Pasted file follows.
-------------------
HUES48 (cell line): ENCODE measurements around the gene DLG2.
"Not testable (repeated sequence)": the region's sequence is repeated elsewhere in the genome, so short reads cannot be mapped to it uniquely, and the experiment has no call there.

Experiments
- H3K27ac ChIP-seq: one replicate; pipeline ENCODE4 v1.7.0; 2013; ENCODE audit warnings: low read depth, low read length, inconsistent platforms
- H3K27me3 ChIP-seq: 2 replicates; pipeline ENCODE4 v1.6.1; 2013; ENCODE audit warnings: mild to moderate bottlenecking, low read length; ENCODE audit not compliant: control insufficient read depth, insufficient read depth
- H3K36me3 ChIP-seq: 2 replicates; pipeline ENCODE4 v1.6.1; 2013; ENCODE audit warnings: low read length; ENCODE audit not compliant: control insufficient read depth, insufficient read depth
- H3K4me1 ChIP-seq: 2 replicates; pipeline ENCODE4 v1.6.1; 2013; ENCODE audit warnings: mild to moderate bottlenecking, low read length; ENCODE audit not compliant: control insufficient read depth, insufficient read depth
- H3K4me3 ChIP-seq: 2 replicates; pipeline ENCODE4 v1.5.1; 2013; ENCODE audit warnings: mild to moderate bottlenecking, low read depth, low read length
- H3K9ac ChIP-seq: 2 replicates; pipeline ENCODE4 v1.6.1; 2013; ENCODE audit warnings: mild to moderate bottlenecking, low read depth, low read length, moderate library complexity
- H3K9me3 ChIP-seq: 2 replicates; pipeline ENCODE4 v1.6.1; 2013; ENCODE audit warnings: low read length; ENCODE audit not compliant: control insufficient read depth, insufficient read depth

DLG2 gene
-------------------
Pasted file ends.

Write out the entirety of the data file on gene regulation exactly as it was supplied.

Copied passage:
HUES48 (cell line): ENCODE measurements around the gene DLG2.
"Not testable (repeated sequence)": the region's sequence is repeated elsewhere in the genome, so short reads cannot be mapped to it uniquely, and the experiment has no call there.

Experiments
- H3K27ac ChIP-seq: one replicate; pipeline ENCODE4 v1.7.0; 2013; ENCODE audit warnings: low read depth, low read length, inconsistent platforms
- H3K27me3 ChIP-seq: 2 replicates; pipeline ENCODE4 v1.6.1; 2013; ENCODE audit warnings: mild to moderate bottlenecking, low read length; ENCODE audit not compliant: control insufficient read depth, insufficient read depth
- H3K36me3 ChIP-seq: 2 replicates; pipeline ENCODE4 v1.6.1; 2013; ENCODE audit warnings: low read length; ENCODE audit not compliant: control insufficient read depth, insufficient read depth
- H3K4me1 ChIP-seq: 2 replicates; pipeline ENCODE4 v1.6.1; 2013; ENCODE audit warnings: mild to moderate bottlenecking, low read length; ENCODE audit not compliant: control insufficient read depth, insufficient read depth
- H3K4me3 ChIP-seq: 2 replicates; pipeline ENCODE4 v1.5.1; 2013; ENCODE audit warnings: mild to moderate bottlenecking, low read depth, low read length
- H3K9ac ChIP-seq: 2 replicates; pipeline ENCODE4 v1.6.1; 2013; ENCODE audit warnings: mild to moderate bottlenecking, low read depth, low read length, moderate library complexity
- H3K9me3 ChIP-seq: 2 replicates; pipeline ENCODE4 v1.6.1; 2013; ENCODE audit warnings: low read length; ENCODE audit not compliant: control insufficient read depth, insufficient read depth

DLG2 gene